Monday, October 6, 2008

Seven Deadly Sins of Investing – Part II


Lust


Have you ever felt an overpowering desire to possess something or someone at any cost, without any regard for morals or ethics? An obsession bordering on irrationality? An unsatiated hunger that burns to the very core of your being? If you have, then you have experienced Lust.

Application
What has Lust to do with Investing? Indeed, it appears that Lust is more synonymous with a desire for beautiful women, rather than towards shares. Yet, we can easily develop Lust towards any desirable object. Lust can lead towards our downfall in many ways, even in the world of investing. Let us explore how this may occur:

1. Sexy, Sultry and Sensual Shares
What company could be sexier than Enron in the last decade? As one of the world's leading electricity, natural gas, pulp and paper, and communications companies, with claimed revenues of USD111 billion in 2000.
Fortune named Enron "America's Most Innovative Company" for six consecutive years. In August 2001, Enron's stock price hit its highest value of USD90. If you had bought into the hype without understanding how their business operated, let’s just say that it might be an investment decision you would have never recovered from.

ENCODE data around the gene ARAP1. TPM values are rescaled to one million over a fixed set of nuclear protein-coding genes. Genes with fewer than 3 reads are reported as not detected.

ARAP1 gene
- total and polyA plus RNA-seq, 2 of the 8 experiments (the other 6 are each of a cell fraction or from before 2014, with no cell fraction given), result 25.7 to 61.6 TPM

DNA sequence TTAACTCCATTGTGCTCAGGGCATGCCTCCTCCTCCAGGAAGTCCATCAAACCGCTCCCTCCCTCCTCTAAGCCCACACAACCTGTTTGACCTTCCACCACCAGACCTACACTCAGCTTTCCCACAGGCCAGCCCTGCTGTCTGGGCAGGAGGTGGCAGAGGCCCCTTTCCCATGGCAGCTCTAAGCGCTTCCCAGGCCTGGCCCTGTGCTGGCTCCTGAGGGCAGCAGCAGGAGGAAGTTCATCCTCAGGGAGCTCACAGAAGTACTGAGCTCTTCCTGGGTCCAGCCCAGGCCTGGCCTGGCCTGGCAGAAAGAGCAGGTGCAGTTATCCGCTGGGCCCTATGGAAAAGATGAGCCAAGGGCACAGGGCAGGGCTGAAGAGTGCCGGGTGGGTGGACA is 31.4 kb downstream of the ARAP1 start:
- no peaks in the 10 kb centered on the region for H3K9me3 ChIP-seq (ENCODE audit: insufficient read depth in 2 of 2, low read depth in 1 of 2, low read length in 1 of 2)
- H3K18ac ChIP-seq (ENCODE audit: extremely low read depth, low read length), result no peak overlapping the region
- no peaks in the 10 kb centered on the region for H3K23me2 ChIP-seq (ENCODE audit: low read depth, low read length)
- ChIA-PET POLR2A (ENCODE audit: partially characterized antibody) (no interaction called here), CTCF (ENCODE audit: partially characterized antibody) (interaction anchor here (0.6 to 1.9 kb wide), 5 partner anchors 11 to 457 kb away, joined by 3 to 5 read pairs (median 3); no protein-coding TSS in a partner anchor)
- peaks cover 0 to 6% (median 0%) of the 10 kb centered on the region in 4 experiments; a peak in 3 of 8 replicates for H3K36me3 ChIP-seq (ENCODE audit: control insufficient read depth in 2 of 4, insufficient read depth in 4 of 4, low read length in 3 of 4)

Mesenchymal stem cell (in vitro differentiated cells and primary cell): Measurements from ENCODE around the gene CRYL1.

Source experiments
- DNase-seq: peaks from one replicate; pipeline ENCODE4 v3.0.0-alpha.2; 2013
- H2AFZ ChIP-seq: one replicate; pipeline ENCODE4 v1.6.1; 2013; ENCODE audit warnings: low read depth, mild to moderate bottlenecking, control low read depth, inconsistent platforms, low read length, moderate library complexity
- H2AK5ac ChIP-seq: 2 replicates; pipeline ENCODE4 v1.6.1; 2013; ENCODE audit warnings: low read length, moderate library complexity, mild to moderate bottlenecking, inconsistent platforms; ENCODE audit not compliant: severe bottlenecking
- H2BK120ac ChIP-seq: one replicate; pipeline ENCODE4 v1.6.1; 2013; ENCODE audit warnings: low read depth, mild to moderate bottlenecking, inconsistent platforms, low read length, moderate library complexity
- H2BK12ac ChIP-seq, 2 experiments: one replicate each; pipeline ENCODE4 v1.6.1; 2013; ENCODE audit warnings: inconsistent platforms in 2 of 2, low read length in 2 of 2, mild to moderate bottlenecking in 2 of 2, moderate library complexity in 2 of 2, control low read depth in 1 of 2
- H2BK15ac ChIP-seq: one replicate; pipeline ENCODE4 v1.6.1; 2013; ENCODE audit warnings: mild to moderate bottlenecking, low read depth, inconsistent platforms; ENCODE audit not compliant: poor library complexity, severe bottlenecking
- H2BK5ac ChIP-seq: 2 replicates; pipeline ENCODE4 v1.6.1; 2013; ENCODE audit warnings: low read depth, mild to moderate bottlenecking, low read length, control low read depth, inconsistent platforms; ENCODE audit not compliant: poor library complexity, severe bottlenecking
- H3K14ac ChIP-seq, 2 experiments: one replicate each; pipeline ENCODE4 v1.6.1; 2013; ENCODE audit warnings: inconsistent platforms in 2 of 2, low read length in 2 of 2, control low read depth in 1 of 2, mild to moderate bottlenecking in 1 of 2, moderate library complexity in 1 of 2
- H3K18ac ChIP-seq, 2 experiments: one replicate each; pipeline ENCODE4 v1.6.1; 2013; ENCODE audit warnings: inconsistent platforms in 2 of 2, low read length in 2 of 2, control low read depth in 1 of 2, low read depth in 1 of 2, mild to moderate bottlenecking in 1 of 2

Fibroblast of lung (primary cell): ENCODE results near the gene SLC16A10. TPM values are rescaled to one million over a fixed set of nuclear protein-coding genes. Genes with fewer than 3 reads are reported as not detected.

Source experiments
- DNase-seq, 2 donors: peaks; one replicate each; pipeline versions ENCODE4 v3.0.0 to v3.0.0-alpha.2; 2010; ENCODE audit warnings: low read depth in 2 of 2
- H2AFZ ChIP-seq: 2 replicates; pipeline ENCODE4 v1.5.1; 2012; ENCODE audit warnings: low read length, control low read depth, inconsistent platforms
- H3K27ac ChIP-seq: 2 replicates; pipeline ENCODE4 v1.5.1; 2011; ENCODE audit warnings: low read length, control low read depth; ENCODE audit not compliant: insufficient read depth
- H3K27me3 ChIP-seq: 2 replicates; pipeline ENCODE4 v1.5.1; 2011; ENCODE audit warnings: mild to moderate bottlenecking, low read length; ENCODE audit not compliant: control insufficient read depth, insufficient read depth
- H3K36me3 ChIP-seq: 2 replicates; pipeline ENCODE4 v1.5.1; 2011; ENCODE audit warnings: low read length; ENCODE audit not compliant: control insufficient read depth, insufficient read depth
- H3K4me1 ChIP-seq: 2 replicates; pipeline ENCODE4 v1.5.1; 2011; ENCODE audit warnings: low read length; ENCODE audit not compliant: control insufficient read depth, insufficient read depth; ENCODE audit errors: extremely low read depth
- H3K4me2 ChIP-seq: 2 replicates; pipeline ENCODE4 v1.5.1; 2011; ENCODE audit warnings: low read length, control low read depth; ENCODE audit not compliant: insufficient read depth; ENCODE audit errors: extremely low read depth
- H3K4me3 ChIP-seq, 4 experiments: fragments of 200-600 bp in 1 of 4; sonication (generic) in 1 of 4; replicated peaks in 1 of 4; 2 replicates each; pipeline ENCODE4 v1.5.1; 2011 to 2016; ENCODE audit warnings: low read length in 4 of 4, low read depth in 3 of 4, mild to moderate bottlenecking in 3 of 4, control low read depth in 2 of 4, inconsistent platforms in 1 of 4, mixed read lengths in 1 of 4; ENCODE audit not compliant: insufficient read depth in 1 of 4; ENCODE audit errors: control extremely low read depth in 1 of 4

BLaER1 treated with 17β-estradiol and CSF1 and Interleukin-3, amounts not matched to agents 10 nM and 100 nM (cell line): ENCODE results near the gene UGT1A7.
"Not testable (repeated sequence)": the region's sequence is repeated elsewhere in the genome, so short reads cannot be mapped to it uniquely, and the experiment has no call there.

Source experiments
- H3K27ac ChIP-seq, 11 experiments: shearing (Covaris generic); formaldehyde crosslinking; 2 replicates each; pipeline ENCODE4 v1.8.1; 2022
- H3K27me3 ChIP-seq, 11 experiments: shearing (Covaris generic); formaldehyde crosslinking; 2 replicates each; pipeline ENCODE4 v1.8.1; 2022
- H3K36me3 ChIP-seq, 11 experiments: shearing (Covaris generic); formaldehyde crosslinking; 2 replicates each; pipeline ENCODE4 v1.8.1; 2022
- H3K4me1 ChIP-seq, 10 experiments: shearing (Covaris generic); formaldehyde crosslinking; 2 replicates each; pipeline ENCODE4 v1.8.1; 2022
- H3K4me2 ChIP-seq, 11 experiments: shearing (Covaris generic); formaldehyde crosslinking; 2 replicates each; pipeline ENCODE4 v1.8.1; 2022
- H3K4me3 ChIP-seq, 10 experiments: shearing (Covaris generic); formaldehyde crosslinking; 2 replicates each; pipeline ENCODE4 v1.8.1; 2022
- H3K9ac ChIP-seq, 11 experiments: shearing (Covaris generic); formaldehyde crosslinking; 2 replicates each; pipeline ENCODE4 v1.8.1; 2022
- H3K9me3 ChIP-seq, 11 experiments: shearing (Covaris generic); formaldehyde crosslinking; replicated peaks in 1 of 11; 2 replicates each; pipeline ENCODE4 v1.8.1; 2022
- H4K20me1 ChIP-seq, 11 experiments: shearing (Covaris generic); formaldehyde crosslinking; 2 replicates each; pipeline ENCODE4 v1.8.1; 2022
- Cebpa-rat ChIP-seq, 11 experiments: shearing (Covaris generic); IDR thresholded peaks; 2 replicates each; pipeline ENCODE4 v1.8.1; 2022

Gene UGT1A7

2. Putting all your eggs in one basket
Lust can blind you to the extent you are willing to sacrifice everything to obtain the object of your desire. There are many reasons why you would lust after a company:

(a) Celebrities CEOs such as Larry Ellison, Richard Branson or Steve Jobs;
(b) Booming sector like the Internet during the late 1990s;
(c) Love for product such as the Sony Walkman or Apple iPod;
(d) Shares in your own company; or
(e) Believing in the hype by stock analysts and the market.

It is at times like these that you may blindly pour all your love and life savings into companies like Lehman Brothers. And this is what might happen:



The Quiz:
Earlier, I posted a simple quiz to test a person's vulnerability to the Seven Deadly Sins of Investing. Let's start by reviewing the first question.

1. To Buy A Car
Oil prices have just gone up and your wallet has taken a huge dent. Your rickety old car is good enough for your needs even though you need to spend money servicing it frequently.

One fine day, you hop over to a car dealer just to admire the car. Immediately a car sales person pounces on you and brings you to look at a shiny brand new Toyota Altis. It appears to be reasonably price and looks gorgeous. Besides, you would be saving on repair costs on your old car. No harm rewarding yourself after working so hard, right? Further, your year end bonus is coming up soon.

The Answer:
This question tests your abilities to withstand the temptations of Lust. In the above scenario, you would be better off avoiding purchasing a new car. Even if you have the money to buy the car on a cash term basis, why bother?

An Intelligent Investor would consider investing in assets such as houses or shares. With prices being currently depressed, it might be wise to conserve cash and start looking at good investment opportunities.